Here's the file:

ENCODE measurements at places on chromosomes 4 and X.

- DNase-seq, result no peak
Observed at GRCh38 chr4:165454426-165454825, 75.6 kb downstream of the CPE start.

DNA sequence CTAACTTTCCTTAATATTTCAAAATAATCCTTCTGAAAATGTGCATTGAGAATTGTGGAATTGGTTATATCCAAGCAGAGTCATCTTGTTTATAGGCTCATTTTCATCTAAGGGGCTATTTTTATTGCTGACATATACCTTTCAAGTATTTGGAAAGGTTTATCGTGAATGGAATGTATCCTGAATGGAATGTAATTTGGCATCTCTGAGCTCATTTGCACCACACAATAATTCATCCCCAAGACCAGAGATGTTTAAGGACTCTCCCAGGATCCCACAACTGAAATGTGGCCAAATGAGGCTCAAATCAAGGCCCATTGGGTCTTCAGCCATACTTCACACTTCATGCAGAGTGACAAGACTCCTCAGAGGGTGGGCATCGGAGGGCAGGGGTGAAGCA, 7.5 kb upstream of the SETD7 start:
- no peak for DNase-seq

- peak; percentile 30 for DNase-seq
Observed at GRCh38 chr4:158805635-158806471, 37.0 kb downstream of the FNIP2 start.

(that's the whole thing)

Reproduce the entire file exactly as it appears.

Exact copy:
ENCODE measurements at places on chromosomes 4 and X.

- DNase-seq, result no peak
Observed at GRCh38 chr4:165454426-165454825, 75.6 kb downstream of the CPE start.

DNA sequence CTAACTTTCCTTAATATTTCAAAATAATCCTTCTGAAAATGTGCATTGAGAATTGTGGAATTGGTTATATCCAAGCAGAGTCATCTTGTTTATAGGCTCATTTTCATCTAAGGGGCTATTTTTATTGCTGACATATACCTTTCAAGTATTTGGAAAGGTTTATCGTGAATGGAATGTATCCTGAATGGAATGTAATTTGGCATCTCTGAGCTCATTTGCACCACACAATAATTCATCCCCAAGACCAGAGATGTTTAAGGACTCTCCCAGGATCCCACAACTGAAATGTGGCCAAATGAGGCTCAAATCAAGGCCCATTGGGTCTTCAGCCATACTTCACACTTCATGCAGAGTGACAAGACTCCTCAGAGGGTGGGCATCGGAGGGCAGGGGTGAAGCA, 7.5 kb upstream of the SETD7 start:
- no peak for DNase-seq

- peak; percentile 30 for DNase-seq
Observed at GRCh38 chr4:158805635-158806471, 37.0 kb downstream of the FNIP2 start.